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January 27, 2011

Dear Advocate,

Today the US Centers for Disease Control and Prevention issued interim guidance on pre-exposure prophylaxis (PrEP) as an HIV prevention strategy for gay men and other men who have sex with men (MSM). These interim guidelines address key considerations for health care providers considering daily oral TDF/FTC as PrEP for their MSM clients. With this interim guidance in place, US agencies and organizations should now move swiftly to design and implement demonstration projects in key high-incidence settings. These projects would gather additional needed data on PrEP for HIV prevention and lay the groundwork for eventual introduction of PrEP as an additional HIV prevention strategy.

This update summarizes some of the key points of the CDC interim guidance which includes this important statement: “PrEP has the potential to contribute to effective and safe HIV prevention for MSM if 1) it is targeted to MSM at high risk for HIV acquisition; 2) it is delivered as part of a comprehensive set of prevention services, including risk-reduction and PrEP medication adherence counseling, ready access to condoms, and diagnosis and treatment of sexually transmitted infections; and 3) it is accompanied by monitoring of HIV status, side effects, adherence, and risk behaviors at regular intervals.”

Advocates’ input is needed to map out next steps in the US and to discuss the relevance of these interim guidelines for other countries. We hope you will join us for a teleconference on “Translating PrEP Research into Practice”. The call will feature debate and discussion with brief remarks from key discussants on what needs to happen next to translate the iPrEx trial results outside of clinical trial settings. Please join us on Tuesday, February 8 from 10 to 11am US Eastern time (visit to confirm the time in your area).

Click here to register for the call.

As we provide this update on an important biomedical advance, AVAC also offers condolences and steadfast support to Ugandan gays and lesbians who lost a leader and shining light with the brutal and senseless murder of David Kato. There will be no end to AIDS without an end to homophobia, stigmatization and human rights abuses worldwide.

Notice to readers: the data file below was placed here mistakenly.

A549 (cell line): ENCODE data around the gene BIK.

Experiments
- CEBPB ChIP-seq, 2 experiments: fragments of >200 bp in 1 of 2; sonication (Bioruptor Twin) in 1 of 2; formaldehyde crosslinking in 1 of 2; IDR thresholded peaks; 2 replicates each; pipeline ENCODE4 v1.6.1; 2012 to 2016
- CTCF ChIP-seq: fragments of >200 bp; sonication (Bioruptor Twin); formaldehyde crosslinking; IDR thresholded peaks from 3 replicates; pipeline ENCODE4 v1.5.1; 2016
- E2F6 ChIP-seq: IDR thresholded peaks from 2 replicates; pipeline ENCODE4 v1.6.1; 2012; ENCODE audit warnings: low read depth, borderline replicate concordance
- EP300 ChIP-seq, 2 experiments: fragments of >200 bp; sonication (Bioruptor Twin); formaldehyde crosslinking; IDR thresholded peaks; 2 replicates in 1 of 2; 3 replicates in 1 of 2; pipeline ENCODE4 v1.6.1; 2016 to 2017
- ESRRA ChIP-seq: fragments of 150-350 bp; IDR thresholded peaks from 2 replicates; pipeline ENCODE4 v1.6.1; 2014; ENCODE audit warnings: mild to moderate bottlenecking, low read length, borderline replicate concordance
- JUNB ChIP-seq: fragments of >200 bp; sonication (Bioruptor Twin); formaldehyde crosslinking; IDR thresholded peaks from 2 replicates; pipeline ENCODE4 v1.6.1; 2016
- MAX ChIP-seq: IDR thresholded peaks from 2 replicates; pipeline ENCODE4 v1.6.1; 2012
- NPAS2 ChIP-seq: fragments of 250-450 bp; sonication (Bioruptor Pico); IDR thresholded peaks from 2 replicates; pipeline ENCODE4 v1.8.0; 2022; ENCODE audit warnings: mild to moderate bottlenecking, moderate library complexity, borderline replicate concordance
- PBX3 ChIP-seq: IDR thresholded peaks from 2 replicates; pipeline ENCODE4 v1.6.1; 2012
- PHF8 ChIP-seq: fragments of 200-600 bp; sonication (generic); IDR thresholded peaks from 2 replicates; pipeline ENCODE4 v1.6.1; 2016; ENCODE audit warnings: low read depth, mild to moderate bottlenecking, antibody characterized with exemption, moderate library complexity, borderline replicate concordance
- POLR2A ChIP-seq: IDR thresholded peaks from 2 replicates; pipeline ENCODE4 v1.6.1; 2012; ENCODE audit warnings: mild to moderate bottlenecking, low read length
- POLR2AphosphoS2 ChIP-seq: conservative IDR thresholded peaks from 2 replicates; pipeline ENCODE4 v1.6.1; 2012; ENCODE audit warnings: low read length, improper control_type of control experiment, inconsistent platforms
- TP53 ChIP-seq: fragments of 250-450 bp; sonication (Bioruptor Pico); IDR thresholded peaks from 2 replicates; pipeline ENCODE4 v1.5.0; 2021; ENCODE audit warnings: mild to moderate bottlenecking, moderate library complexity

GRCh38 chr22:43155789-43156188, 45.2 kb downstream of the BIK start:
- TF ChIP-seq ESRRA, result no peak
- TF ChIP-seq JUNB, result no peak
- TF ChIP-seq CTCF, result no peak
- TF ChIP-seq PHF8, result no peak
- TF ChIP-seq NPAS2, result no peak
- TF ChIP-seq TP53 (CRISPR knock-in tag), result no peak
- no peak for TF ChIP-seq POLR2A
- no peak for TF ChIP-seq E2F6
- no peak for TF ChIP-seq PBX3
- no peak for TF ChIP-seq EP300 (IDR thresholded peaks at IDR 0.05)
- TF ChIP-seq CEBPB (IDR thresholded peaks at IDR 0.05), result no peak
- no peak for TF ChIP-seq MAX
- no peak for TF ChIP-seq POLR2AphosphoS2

More on the CDC interim guidance
When a new public health strategy is identified, national and international public health agencies review the evidence and provide guidance. These guidance statements help shape policy and guide eventual introduction. The guidance published by the US CDC in this week’s Morbidity and Mortality Weekly Report (MMWR) is described as an interim tool for clinicians who may want to consider oral TDF/FTC as PrEP for some of their clients. CDC and other federal agencies are working on a more complete set of US Public Health Service guidelines for PrEP use in MSM, which are expected later this year.

Key statements in the MMWR include:

  • “Until the safety and efficacy of PrEP is determined in trials now under way with populations at high risk for HIV acquisition by other routes of transmission, PrEP should be considered only for MSM.” Details on other trials available here.
  • “The iPrEX trial results provide strong evidence that support for adherence to the prescribed medication regimen must be a routine component of any PrEP program.” The guidelines also specify the need for “PrEP medication adherence counseling” and the “support [of] PrEP medication at each follow-up visit, more often if inconsistent adherence is identified.”
  • PrEP is an HIV prevention intervention and should only be given to individuals who are HIV-negative. “To minimize the risk for drug resistance, PrEP should not be started in persons with signs or symptoms of acute viral infection unless HIV-uninfected status is confirmed by HIV RNA testing or a repeat antibody test performed after the viral syndrome resolves.” And guidelines indicate the need to “document negative HIV antibody test(s) immediately before starting PrEP medication.”
  • PrEP is not meant for everyone. The CDC’s interim guidance states, “For MSM whose behaviors place them at high risk for HIV infection and who do not use other effective prevention methods consistently, PrEP might reduce their risk for HIV infection.”
  • The effects of long-term use of TDF/FTC as PrEP is still unknown, so regular monitoring is critical. CDC notes, “Health-care providers and patients should be aware that HIV prevention is not a labeled indication for the use of Truvada and that its long-term safety in HIV-uninfected persons is not yet known. Health-care providers should report any serious adverse events resulting from prescribed TDF/FTC for PrEP to the Food and Drug Administration’s MedWatch.”

The CDC’s interim guidance is an important step in thinking about the implications of the iPrEx results. Please join us for the teleconference on February 8, and make your voice heard in this critical debate and discussion about the ways forward. To register for the teleconference, click here.

This teleconference is the first in a series of calls that AVAC has planned in the coming weeks and months. These calls will build on the current issue of Px Wire, which outlines some of the important questions and next steps in biomedical HIV prevention research.

Please join us! If you have any questions in advance, please send them to


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